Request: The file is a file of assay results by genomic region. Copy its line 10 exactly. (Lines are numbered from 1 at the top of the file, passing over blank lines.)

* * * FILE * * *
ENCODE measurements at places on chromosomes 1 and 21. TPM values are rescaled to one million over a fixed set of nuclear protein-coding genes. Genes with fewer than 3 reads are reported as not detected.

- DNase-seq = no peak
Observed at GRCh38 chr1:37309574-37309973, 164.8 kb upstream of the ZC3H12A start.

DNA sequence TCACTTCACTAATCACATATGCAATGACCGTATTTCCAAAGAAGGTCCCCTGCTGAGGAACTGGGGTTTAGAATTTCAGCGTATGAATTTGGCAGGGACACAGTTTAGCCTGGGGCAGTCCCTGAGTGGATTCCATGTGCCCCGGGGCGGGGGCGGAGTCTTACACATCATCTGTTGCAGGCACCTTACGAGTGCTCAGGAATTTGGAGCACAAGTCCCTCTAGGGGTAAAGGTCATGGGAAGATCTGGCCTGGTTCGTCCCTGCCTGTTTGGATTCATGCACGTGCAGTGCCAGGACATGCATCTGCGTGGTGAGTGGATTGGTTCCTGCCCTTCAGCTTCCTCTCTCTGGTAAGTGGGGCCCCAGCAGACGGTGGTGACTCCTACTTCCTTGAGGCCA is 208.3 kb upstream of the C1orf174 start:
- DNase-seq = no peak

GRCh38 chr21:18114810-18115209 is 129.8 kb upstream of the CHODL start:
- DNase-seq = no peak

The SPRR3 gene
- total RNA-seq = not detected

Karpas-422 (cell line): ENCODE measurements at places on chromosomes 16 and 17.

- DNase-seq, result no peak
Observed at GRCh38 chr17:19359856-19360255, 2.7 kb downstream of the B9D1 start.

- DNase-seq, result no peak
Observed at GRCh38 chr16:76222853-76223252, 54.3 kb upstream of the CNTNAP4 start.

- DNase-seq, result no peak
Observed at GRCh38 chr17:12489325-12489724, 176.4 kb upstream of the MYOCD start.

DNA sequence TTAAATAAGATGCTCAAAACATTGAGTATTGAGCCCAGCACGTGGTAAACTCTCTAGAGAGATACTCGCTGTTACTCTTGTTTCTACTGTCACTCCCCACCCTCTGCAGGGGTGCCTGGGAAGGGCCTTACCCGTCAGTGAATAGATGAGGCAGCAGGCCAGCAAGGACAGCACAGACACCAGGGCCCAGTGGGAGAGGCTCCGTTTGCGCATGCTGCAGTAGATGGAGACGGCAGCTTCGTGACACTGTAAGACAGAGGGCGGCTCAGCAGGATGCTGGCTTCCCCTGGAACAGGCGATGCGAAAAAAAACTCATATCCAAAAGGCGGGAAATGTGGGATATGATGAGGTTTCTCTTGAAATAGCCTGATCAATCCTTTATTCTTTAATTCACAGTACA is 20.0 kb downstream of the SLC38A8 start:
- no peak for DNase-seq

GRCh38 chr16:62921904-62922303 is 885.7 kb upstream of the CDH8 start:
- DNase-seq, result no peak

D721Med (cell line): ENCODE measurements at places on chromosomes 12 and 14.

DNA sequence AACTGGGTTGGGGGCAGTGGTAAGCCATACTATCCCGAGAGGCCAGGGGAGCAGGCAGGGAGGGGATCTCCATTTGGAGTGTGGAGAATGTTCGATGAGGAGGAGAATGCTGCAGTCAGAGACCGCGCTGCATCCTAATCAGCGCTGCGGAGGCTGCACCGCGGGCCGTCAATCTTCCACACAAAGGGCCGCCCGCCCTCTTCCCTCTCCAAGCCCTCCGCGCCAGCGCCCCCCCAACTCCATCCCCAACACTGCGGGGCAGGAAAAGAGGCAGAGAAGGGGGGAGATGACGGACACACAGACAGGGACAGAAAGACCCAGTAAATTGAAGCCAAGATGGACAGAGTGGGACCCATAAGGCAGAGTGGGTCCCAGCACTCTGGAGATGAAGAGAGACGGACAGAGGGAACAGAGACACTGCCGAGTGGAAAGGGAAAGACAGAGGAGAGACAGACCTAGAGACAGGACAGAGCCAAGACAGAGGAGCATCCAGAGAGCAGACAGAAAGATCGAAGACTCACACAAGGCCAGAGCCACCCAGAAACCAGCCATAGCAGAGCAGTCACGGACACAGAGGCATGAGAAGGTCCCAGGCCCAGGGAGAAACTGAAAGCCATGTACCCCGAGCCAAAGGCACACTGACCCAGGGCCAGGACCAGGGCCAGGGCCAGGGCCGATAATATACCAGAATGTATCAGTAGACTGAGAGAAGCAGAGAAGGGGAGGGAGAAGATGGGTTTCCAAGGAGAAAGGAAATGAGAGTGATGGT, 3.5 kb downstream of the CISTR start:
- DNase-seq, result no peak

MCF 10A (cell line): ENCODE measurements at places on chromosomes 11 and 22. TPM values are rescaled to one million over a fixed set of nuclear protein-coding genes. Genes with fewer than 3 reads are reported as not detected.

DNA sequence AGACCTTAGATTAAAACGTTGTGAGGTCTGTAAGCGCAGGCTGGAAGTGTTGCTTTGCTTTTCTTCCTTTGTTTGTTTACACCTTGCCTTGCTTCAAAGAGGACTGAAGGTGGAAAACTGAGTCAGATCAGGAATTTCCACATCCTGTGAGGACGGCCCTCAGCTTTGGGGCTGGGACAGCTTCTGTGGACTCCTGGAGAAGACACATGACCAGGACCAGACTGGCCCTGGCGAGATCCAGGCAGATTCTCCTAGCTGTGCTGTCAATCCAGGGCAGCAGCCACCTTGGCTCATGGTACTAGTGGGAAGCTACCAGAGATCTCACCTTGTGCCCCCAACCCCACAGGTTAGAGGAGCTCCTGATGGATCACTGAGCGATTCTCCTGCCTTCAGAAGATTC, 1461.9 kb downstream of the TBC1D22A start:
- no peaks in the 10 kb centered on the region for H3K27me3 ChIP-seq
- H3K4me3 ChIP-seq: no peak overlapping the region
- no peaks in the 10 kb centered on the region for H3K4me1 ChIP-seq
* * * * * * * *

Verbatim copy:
Karpas-422 (cell line): ENCODE measurements at places on chromosomes 16 and 17.